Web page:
Recognizing the importance of effective communication, the organization, in partnership with NGOs, organized a one-day training session on communication skills and argumentation. Additionally, they participated in the seminar ‘Peaceful Victories,’ which focused on navigating polarized environments and promoting peaceful leadership. These initiatives collectively enhance their organization’s ability to create a positive impact and build stronger, more inclusive communities.

Community Foundation Göttingen
Arrive well – live well – return stronger

The organization supported local institutions that provided help for refugees, focusing on educational, pedagogical, and psychological care. Their activities included organizing German language courses, assisting teachers in integrating students from Ukraine, and addressing current problems. They also supported the organization of meetings covering topics like living in Göttingen, education, finding work, accommodation, taxes, and more.
Additionally, they provided support to children in local schools and kindergartens, assisting with the purchase of items like winter shoes, jackets, and school utensils. The organization extended support to students from Africa or Asia who had fled from Ukraine, financing German language courses for them to continue their studies in Göttingen. A facility near Göttingen, in Hannoversch-Münden, dedicated to Ukrainian refugee mothers and children received funding for games to help them adapt to the new environment. The organization also funded a translator to facilitate communication between parents and teachers on sensitive topics, ensuring clear discussions on educational, behavioral, and psychological issues, especially when parents had limited proficiency in German.
During the Easter holidays, in collaboration with the ‘Deutsches Theater Göttingen,’ they organized a one-week theater workshop for Ukrainian girls.

Aluksnes and Apes Community Foundation (Latvia)
Project: Keep supporting the people of Ukraine!

Throughout the project implementation, the Foundation successfully executed planned activities and key tasks. It ensured the continuous operation of the coordination and information point for seven months, with daily functioning managed by project employees and volunteers in collaboration with the municipalities of Alūksne and Smiltene counties. During the project, the fund provided various types of support to Ukrainian war refugees more than 760 times, an average of 4 – 5 people per day.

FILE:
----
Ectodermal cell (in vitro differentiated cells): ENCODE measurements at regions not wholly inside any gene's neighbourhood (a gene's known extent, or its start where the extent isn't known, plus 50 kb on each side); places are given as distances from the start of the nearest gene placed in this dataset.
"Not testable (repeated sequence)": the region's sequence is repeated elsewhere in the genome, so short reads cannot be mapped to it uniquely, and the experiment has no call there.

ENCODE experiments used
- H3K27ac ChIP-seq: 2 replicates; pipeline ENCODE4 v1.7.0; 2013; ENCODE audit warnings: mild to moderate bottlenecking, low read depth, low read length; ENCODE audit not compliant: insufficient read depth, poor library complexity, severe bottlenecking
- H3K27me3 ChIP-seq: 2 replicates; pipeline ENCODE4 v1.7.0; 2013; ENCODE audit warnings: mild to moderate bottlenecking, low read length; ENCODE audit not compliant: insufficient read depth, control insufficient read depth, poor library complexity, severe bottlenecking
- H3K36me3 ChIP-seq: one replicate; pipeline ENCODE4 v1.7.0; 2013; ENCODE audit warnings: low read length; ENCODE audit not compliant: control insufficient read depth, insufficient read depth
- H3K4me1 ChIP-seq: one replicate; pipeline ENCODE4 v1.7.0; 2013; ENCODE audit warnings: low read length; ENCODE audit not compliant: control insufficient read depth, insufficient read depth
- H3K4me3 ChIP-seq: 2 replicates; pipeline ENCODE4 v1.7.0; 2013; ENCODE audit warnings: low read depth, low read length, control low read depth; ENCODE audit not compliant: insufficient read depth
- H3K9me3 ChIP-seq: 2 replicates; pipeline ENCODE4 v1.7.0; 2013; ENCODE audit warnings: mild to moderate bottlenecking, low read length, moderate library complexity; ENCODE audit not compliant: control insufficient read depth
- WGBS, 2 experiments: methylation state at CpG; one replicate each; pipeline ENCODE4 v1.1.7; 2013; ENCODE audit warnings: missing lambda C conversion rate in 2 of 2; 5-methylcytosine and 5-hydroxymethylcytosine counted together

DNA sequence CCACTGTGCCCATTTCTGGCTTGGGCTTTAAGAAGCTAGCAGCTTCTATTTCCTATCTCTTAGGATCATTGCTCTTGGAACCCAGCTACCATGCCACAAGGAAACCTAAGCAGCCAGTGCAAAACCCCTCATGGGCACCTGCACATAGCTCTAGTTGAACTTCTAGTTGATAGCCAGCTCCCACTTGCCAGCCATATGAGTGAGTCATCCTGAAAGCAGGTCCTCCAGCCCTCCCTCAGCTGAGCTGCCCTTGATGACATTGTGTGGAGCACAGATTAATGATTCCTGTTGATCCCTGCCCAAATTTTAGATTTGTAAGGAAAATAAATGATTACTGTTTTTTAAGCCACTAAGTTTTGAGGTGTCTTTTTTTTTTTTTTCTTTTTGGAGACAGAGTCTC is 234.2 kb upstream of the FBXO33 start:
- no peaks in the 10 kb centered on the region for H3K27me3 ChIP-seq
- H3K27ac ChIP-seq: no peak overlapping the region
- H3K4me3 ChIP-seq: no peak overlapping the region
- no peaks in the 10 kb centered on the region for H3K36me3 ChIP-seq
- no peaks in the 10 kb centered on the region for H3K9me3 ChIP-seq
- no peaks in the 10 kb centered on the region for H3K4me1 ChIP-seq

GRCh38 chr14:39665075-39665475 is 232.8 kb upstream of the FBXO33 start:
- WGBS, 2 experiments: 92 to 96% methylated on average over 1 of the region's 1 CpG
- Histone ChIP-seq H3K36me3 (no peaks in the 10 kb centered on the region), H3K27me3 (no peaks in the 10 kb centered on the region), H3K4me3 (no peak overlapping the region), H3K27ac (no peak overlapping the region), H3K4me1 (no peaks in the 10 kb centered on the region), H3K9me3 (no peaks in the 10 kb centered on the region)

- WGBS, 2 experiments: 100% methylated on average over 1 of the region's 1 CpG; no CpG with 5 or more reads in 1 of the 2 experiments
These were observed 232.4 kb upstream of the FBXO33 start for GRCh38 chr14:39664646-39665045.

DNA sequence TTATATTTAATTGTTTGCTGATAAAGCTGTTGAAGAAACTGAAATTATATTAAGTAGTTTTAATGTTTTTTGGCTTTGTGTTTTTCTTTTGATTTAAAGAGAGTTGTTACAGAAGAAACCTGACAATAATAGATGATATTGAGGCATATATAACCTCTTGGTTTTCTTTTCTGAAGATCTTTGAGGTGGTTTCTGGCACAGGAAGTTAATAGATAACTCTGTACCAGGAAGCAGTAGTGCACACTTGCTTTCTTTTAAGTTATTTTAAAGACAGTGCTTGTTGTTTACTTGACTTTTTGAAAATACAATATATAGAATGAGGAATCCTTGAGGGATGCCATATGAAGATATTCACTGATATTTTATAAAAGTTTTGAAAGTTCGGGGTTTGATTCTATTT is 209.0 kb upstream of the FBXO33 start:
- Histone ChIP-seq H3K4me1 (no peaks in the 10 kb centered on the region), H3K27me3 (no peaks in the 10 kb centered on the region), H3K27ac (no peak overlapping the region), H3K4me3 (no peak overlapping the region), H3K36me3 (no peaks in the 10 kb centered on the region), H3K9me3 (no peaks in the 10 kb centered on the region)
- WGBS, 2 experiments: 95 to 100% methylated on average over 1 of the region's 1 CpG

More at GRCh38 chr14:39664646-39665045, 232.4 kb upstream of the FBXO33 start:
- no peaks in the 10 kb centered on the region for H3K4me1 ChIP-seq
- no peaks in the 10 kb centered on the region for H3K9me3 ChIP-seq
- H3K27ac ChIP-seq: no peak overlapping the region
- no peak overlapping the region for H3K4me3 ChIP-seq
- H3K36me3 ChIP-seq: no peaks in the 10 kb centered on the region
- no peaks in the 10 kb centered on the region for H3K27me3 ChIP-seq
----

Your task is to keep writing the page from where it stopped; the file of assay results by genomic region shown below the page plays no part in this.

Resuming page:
A comprehensive database was established for each Ukrainian refugee, enabling data analysis to understand the origins of residents from different regions of Ukraine. This facilitated the prediction of future asylum seeker flows and potential risks. The Foundation identified and addressed the needs of refugees, providing assistance and meticulously recording cases of Ukrainian refugees.

Visits to refugee accommodation places allowed for the identification of needs and the provision of necessary assistance. The engagement of Ukrainian and Latvian volunteers played a crucial role in resolving various issues.
Promoting the integration of Ukrainian refugees into the community and society, the Foundation organized 39 events encompassing cultural, recreational, sports, and tourism activities. Ukrainians actively participated as volunteers in 15 events, while representatives of the local community volunteered in all events. Regular participation in project working group meetings and collaboration with foundation partners, including donors, municipality leaders, institutions, employees, entrepreneurs, and NGO organizations, further strengthened the project’s impact and effectiveness.

Varna Community Foundation (Bulgaria)
Project: Supporting the Educational and Labor Market Integration of Ukrainian Refugees in Varna, Bulgaria